Teachers, like most other professionals, must go through several years of college and pass various certifications in order to stand before a group of students. Like most other professionals, teachers must deal with the countless red tape and bureaucratic aspects of any organization, but more so because often those under their tutelage are under age. As is the case with any organization, schools conform to a set of preordained requirements that dictate the manner in which said students must be taught, or what they are taught. It is in this realm of restrictions, swimming through strong tides and swells, that teachers must perform a variety of different tasks. They are instructors of new knowledge, scaffolding new learning from previous acquisitions, and must instruct with skill and tact. They must know what to teach, how to teach, and when to teach. At other times, they must also recognize when NOT to teach. It is a gargantuan task for anyone, in particular for those who actually care for those with whom they engage in learning with.
So, what do teachers teach? Outside of the obvious answer—they teach students the skills and knowledge needed to have a broad base of understanding and learning students can apply to further their own cognitive abilities and become citizens of the world, duh—teachers teach people how to BE human. In a nutshell, there are various types of teachers. You have those whose sole purpose is to teach, but without connection. Those are the teachers whose classes you attend, you learn from, and you quickly forget as soon as you are no longer in class. Then you have another category of teacher whose sole purpose is to inflict some kind of harm—as though seeking their own retribution from ills they suffered at the hands of other bitter or mean people—and conduct class in a manner in which NO ONE would, or could, succeed. It is these teachers we remember all so vividly because of their qualities of a despot (and I’ve had my share of those). These teachers, the despots, are not real teachers. They are tyrants and have no positive impact at all, other than those who then, having suffered through their tyrannical actions, vow to be upstanding and kind. Then, you have another category. This category, which numbers three by my count, but not in any way last, is the category of teacher that stays with us through thick and thin and leaves a mark on our souls. These are the teachers who infect us with the LOVE of learning, leave our learning crystalized in our beings, and push us to be the best we can be. It is these teachers that teach, unlike all others by degree, that we are human first. It is these teachers, who fill not enough of our halls of academia, who leave a mark on our humanities and teach us far more than the basic academic knowledge and skills we must have to thrive in school through graduation. We should all be blessed with these teachers, but the sad fact is that they number few in our society. These teachers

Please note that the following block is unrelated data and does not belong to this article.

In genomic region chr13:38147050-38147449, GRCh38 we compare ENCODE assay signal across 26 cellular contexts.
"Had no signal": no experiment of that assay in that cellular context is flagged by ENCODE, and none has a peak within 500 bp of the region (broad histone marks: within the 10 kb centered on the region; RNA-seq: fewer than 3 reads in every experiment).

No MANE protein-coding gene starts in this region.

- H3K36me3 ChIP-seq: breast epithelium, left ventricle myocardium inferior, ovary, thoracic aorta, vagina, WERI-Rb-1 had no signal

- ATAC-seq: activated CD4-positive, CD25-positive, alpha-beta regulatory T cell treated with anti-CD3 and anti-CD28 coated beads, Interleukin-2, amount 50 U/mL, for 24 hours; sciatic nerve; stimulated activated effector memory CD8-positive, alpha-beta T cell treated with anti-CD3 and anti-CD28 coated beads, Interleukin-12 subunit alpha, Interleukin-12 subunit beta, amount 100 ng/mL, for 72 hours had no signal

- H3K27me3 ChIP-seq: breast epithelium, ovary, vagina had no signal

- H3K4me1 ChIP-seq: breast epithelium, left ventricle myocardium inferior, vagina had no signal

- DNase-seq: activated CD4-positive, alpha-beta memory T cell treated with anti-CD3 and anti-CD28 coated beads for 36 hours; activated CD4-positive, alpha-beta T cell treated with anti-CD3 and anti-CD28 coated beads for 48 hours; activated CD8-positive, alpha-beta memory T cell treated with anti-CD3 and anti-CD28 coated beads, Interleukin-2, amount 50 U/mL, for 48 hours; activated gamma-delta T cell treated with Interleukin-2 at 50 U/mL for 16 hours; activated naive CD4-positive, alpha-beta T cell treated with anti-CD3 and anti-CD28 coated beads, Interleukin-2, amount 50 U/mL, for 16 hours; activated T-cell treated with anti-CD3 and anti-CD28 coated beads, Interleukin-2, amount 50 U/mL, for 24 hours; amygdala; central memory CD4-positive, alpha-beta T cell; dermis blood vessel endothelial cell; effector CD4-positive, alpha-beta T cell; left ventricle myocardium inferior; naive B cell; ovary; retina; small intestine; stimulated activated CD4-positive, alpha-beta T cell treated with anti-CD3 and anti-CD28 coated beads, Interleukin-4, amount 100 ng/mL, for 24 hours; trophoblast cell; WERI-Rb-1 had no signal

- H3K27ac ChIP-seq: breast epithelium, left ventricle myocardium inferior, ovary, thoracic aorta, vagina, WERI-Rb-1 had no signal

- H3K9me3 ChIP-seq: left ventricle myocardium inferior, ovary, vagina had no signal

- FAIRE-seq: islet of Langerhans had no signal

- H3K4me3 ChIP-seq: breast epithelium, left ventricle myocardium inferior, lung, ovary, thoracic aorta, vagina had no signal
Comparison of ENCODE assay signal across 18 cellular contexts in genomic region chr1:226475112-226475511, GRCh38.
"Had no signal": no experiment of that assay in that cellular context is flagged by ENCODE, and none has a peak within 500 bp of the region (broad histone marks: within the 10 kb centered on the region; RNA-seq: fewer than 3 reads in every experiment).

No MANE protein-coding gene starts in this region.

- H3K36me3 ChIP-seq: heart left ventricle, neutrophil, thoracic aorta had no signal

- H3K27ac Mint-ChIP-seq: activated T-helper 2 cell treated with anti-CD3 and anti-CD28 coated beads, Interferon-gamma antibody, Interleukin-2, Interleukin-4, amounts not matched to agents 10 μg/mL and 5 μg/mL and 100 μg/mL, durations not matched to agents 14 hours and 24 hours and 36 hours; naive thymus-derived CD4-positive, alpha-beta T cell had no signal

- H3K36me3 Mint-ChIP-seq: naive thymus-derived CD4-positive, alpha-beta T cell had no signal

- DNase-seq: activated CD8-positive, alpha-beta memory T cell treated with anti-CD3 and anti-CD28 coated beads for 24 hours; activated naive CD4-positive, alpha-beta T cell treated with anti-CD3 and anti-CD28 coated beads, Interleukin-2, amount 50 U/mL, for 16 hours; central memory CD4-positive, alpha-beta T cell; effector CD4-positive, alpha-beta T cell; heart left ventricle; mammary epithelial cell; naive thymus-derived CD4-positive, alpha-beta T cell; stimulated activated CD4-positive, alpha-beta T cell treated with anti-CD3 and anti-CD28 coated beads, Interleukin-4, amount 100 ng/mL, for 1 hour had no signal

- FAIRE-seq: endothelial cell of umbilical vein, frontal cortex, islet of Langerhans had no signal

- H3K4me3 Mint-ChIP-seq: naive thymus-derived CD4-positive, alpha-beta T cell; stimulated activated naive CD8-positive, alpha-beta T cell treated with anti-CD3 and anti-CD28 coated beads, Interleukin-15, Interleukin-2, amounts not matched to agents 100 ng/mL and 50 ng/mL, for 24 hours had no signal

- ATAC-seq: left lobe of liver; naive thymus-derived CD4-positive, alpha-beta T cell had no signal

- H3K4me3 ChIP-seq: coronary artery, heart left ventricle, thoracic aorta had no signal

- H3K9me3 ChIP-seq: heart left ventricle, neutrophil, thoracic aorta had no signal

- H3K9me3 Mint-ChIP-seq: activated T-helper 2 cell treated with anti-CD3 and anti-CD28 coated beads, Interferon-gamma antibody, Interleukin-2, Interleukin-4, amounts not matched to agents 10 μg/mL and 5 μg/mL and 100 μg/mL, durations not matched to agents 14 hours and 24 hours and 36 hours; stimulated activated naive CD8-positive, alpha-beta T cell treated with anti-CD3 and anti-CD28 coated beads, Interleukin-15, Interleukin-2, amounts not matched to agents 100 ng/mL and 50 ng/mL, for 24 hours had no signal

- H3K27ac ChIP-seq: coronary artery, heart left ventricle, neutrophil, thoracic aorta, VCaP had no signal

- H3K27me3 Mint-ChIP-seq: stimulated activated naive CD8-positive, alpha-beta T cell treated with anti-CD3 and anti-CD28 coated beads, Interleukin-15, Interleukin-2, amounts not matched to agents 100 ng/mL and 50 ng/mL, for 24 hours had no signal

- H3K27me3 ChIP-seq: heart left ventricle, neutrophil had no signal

we should cherish and keep fast to. It is they who teach what teachers SHOULD teach.
So, what do teachers teach? A teacher is a person who thinks in grand pictures. S/he sees the parts of a whole, but celebrates each detail. This person sees a problem as a challenge for learning and opportunity for growth. A person who can see beyond flaws and discover gems is a teacher in my mind. It is they for whom I have become better. And the best teacher can only be best through their own connection to their humanity. In this journey, teachers are the epitome of a human being. They are noble representatives of the human race whose job entails curing the soul of ills. If a teacher does not teach, what learning can we expect to receive from life without a guide? In my life, teachers whose love for us abounded were the guiding lights that saved me from damnation. For them, I will always be grateful to God. It is His mercy to us to be gifted such human beings. I hope that in my being a teacher, I fall not into category one or two, but three.